The last few week has thrust us all into a frightening new reality. Coronavirus, and COVID-19, have permeated our lives like a flash flood, upending routines, exposing the fragilities – and regular imbecilities – of our social and especially political structures, and challenging us all to rethink how to relive our lives, so that we can go on, literally, living our lives. The tool we are most being urged to use is the creation of spaces between people known as social distancing. A world built on paradox — humans, social animals to our core, must now survive by a kind of deliberate asociality, forswearing the endless moments of contact that knit society together: “no hugs, no handshakes.”
The logistical challenges of social distancing are mind-boggling enough, but the moral and spiritual challenges are piercing too. It’s all so separating, severing, alienating – where in all this is the good?
The good is still there – yes, through our bodies – in targeted philanthropic efforts, the technical workarounds we are creating (livestream prayer services and Torah classes) – and in our minds, and hearts. And I suggest that we think of these practices now forced upon us in terms of two key Jewish, and human values, tsniut and solidarity.
Tsniut, literally “inner humility,” has in recent decades, and especially in response to the 1960’s sexual revolutions, taken on for many the meaning of sexual modesty, and regularly been taken to extremes of gender segregation in pubic, and the policing of women’s bodies by disciplining sleeve lengths and hemlines. Which is all the more tragic, since at its root it is a beautiful idea, of humility, inwardness – as an ethical relationship, for the sake of others.
The prophet Micah (6:8) said: You have been told, O human, what is good, and what your God the Eternal seeks from you, but to do justice, love kindness mercy and walk humbly with your God.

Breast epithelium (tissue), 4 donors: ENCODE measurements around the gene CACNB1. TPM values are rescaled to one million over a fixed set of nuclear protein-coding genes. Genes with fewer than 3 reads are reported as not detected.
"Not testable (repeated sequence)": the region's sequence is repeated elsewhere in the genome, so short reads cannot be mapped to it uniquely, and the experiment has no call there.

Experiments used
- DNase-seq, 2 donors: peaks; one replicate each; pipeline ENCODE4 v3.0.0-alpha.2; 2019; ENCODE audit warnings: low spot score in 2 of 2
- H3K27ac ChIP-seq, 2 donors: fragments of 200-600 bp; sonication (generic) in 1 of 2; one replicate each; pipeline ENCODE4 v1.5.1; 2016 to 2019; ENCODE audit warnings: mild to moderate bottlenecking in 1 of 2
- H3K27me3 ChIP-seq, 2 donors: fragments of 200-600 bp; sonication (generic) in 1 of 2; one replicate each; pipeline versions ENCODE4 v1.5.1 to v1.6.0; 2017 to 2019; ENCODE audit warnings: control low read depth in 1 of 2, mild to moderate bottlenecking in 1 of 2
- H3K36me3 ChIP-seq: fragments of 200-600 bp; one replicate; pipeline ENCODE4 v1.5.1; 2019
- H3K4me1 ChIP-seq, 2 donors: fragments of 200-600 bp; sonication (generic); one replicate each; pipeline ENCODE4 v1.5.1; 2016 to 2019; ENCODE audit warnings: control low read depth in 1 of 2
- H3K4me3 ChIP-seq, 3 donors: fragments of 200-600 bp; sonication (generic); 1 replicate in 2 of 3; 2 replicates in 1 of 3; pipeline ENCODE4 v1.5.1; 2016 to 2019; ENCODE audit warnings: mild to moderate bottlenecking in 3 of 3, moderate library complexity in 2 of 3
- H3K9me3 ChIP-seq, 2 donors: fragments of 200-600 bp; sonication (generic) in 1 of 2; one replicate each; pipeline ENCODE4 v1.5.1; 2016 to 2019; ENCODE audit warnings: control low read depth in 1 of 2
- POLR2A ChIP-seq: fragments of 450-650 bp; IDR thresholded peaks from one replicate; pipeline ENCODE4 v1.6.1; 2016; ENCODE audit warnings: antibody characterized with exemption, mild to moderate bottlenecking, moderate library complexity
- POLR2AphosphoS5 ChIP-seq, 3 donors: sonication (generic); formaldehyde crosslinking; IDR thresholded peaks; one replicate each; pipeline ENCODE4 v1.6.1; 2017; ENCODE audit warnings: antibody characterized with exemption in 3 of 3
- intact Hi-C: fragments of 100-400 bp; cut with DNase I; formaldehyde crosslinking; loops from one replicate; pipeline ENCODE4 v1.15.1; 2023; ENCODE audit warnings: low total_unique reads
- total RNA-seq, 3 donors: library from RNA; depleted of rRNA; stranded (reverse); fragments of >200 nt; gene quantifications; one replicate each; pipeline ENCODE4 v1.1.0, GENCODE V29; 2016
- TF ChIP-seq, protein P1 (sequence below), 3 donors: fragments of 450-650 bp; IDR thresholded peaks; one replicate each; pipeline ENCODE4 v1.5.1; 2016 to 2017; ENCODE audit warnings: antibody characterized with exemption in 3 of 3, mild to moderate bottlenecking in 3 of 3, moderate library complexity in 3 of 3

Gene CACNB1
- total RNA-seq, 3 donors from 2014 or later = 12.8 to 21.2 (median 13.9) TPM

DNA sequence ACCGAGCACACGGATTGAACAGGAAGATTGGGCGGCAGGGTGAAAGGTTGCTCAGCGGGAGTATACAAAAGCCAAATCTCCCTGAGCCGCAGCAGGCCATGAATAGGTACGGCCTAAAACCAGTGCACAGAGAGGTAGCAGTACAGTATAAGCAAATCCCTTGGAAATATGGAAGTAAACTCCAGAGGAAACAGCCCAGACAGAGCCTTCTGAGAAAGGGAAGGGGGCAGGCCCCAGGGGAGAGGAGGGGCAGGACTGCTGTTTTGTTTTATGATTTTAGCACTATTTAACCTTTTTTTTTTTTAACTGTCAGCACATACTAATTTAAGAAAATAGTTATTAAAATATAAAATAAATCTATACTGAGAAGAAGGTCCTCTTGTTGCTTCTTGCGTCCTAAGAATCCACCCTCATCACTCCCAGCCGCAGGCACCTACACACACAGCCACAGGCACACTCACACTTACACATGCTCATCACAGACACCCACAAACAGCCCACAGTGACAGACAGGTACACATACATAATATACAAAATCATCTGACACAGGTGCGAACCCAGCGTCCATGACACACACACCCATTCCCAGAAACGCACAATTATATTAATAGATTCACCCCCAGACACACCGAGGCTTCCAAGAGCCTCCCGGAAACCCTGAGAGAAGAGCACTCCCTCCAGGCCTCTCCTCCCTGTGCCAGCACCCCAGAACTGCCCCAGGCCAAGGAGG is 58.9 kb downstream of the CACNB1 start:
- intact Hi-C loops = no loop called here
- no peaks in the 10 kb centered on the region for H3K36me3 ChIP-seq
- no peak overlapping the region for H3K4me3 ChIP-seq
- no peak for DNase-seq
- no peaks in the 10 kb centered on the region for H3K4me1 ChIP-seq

We know, in our bones, the basics of human goodness – keeping the lines of right and wrong that we call justice, freeing our wells of compassion for one another we call kindness, and doing so in steady awareness of our limitations, before one another and God – and that knowledge of our limitation is what frees us truly do for others the best justice and kindness we can.
My wife, Tamar Biala, in her study of tsniut education in Israeli schools (and the repressive extremes to which it has regularly led), To Teach Tsniut with Tsniut, has offered a new understanding of tsniut – as an ethical relationship of mutuality, in which I check a part of myself not to erase myself, but in order to enable you to be present, and flourish. And you check a part of yourself, so that I too can be present. Tsniut makes possible the space for the meeting of I and Thou, of me and you. Without that space we cancel one another out and none of us can live. Yet if there is nothing between us but empty space we cannot live either.
Configuring, tracing, and retracing that space between us, so that across its clearing, we can enable one another to live, is something we do every day. And COVID-19 is forcing us to think harder about doing it in a globalized world, in which it is precisely our deep interconnectedness in time and space is bringing new threat and danger.
Tsniut in the time of COVID-19 invites us to think anew about solidarity. Today, and for the near future, coming together brings death and staying apart saves life. Crucially, it saves the lives of people we don’t know and will never know. This will be very, very hard to do. All of us will have to choose, struggle, and make peace, in ways we haven’t before. And the empty spaces we create will be the new arenas for the ties that bind us together, as we each take responsibility for ourselves, and for all.
In the teachings of the Jewish mystical tradition, Lurianic Kabbalah in particular, the very first act of God’s creation, was tsimtsum, the willful receding of an infinite God in order to make possible the creation of a finite other, to make possible a kind of existence different from His own.
We now know as never before in our lifetimes that all life depends on me, you, us, stepping back to make possible lives and existences different from our own. Social distancing is a quiet life-giving kind of solidarity, taking a step back to literally give breathing space to others, people you don’t know and will never meet, but whose lives depend on you. It’s something COVID-19 is teaching us. And we’d all better learn it soon.
Yehudah Mirsky is Professor of Near Eastern and Judaic Studies at Brandeis, author of Rav Kook: Mystic in a Time of Revolution and was a Red Cross chaplain after 9-11. He tweets @YehudahMirsky